Maintaining momentum towards strengthening of national as well as regional security, India inked a COMCASA agreement with the US, thereby assuming a stronger footing in case of Doklam-type crisis in future as it will have access to superior intelligence and information about battle situations to be provided by America. Further, it signed a logistics-sharing strategic pact with France which provides for the use of each other’s military facilities including opening naval bases to warships against the mounting tense scenario due to China’s growing military expansionism in the Indo-Pacific region.
The similar exercise in the form of a military logistics pact, ACSA with Japan is underway that will allow access to each other’s naval bases against the backdrop of their consolidating security ties, designed to balance China’s mounting fearful influence in the region and facilitate the Japanese ships to access fuel and servicing at major Indian naval bases including the Andaman and Nicobar islands which lie near the Malacca Straits, wherefrom a considerable amount of trade and fuel supplies of both Japan and China passes through besides helping the Indian navy, which is increasingly sending ships further out as a way to counter China’s expanding presence in the Indian Ocean and also to get access to Japanese facilities for logistics & maintenance. Further, India negotiated with Indonesia to procure a deep seaport for itself in Sabang in Aceh province to enhance maritime connectivity between the Provinces including Aceh in Sumatera Islands of Indonesia and Andaman and Nicobar Islands and also to explore collaboration to develop strategically located deep-sea port as part of the Indo-Pacific strategy. These besides there are other countries like Mauritius, Seychelles, and the Maldives in the Indian Ocean region and Somaliland and Eritrea in the African continent which demand longer term investment by New Delhi for its strategic presence.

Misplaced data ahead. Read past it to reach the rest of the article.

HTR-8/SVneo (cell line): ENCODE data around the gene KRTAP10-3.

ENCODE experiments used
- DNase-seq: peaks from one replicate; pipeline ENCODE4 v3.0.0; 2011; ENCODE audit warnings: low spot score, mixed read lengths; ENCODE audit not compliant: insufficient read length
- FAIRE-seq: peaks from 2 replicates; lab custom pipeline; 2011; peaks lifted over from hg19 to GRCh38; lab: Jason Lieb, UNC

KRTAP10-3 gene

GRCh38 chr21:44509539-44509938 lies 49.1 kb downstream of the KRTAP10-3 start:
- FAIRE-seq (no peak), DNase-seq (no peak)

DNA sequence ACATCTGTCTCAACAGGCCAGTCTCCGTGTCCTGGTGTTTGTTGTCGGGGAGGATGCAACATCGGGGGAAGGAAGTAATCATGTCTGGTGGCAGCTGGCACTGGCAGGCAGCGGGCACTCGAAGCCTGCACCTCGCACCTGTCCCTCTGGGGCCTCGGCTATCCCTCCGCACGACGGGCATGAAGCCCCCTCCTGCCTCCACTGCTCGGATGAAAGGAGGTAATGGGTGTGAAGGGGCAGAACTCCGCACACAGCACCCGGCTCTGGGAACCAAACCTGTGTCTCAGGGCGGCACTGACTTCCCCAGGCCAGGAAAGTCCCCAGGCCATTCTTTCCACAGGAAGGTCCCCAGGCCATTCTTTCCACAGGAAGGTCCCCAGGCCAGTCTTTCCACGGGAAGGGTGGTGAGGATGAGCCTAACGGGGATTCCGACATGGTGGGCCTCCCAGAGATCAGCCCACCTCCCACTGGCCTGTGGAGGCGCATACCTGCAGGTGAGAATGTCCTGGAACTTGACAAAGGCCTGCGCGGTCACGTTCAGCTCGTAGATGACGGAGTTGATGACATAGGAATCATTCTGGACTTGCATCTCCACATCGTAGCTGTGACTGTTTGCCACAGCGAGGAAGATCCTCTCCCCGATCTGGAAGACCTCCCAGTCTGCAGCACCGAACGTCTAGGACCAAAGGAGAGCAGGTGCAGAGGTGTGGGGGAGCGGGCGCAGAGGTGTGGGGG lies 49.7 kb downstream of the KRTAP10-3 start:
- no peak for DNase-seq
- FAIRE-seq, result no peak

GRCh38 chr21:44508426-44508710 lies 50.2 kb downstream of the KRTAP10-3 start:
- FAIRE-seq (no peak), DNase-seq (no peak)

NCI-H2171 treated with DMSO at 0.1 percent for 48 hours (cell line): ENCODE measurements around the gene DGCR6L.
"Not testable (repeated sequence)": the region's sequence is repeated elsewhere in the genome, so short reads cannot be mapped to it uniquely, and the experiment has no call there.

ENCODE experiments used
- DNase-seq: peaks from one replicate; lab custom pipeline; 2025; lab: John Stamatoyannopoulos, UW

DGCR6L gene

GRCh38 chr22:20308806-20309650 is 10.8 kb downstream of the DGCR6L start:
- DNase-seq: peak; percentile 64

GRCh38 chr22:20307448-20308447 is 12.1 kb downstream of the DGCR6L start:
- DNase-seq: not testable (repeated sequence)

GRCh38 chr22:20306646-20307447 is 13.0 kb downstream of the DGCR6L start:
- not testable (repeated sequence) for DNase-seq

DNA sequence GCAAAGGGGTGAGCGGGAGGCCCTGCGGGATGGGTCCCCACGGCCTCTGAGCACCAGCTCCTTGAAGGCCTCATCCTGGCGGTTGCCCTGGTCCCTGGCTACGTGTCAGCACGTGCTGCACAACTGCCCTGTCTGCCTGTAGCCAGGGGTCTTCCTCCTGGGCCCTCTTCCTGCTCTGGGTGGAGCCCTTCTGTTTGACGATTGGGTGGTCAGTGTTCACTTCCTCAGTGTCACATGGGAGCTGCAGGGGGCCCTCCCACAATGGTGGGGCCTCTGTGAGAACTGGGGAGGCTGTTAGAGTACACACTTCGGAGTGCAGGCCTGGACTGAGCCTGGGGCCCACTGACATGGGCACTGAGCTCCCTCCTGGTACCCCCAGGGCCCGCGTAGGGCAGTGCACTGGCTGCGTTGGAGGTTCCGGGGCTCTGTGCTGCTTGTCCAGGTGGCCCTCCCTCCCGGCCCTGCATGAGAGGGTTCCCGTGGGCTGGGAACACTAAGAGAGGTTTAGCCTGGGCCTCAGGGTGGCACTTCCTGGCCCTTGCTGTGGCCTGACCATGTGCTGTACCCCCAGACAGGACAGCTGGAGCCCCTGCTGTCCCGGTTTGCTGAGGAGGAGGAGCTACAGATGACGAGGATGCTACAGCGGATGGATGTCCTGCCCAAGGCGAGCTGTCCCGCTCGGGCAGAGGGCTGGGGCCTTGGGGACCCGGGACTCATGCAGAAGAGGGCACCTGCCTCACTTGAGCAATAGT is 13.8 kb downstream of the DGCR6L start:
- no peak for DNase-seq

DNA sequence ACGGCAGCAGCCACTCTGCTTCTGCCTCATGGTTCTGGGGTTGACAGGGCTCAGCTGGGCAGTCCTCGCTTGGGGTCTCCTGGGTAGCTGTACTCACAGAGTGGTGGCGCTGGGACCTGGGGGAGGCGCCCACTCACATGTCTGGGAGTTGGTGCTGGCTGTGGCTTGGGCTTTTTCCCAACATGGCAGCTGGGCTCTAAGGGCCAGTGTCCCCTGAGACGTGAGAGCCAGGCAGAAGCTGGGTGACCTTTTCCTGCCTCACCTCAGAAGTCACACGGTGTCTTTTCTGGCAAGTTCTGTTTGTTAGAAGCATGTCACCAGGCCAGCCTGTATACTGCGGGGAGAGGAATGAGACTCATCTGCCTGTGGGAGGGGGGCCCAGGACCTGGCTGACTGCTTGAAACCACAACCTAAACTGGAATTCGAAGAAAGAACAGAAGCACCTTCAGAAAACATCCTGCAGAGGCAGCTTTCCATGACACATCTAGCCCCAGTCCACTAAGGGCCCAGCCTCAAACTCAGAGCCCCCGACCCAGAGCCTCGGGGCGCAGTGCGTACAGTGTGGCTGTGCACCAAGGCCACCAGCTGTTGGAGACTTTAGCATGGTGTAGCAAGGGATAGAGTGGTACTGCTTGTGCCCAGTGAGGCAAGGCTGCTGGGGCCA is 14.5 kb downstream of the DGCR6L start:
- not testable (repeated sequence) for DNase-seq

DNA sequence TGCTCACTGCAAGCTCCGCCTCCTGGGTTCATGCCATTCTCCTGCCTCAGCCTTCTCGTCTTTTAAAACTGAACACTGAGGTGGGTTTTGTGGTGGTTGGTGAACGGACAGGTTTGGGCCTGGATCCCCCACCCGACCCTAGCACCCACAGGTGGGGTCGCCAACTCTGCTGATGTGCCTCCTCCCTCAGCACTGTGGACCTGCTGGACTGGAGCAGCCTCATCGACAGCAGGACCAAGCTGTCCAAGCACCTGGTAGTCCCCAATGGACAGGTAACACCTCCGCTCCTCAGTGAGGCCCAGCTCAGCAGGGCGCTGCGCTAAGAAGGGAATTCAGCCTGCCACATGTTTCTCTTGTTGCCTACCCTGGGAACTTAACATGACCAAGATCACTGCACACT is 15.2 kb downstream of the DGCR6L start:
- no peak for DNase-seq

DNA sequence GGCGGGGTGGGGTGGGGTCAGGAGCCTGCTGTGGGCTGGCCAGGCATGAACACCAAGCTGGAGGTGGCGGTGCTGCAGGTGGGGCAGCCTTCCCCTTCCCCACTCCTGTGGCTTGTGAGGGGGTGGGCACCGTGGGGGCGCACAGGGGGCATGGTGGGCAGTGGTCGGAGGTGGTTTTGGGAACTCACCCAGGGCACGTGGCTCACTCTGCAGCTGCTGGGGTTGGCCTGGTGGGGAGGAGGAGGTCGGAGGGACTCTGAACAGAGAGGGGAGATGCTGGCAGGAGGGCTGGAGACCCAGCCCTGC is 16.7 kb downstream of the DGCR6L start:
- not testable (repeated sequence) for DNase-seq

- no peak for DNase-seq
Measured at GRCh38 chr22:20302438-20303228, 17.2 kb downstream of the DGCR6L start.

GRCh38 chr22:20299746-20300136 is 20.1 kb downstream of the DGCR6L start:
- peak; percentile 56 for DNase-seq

Again if the latest US’ announcement to withdraw its army from Afghanistan has aroused fear in India about its security as well as that of the region, it has at the same time enthused all terror outfits particularly the Taliban who will extract maximum mileage in Kabul, besides offering enough leverage to India to further consolidate its strategic presence by expanding its ongoing relief works pertaining to reconstruction of terror-infested Afghanistan.
Under this scenario while India’s present Prime Minister Narendra Modi has been consistently endeavouring to streamline and transform the country’s foreign policy as a dynamic, target-oriented, well-focused and effective policy instrument ever since he assumed office with landslide victory in 2014, an impartial assessment of the same indicates towards New Delhi’s persisting inability to integrate the avenues of trade, technology and investment into a coherent foreign policy formulation. Perhaps the best option today for India is to abandon techno-nationalism and, instead, leverage maximum potential for ensuring better yet cost-effective and pollution-free technological access for the country. This is possible as nothing is beyond human endeavour.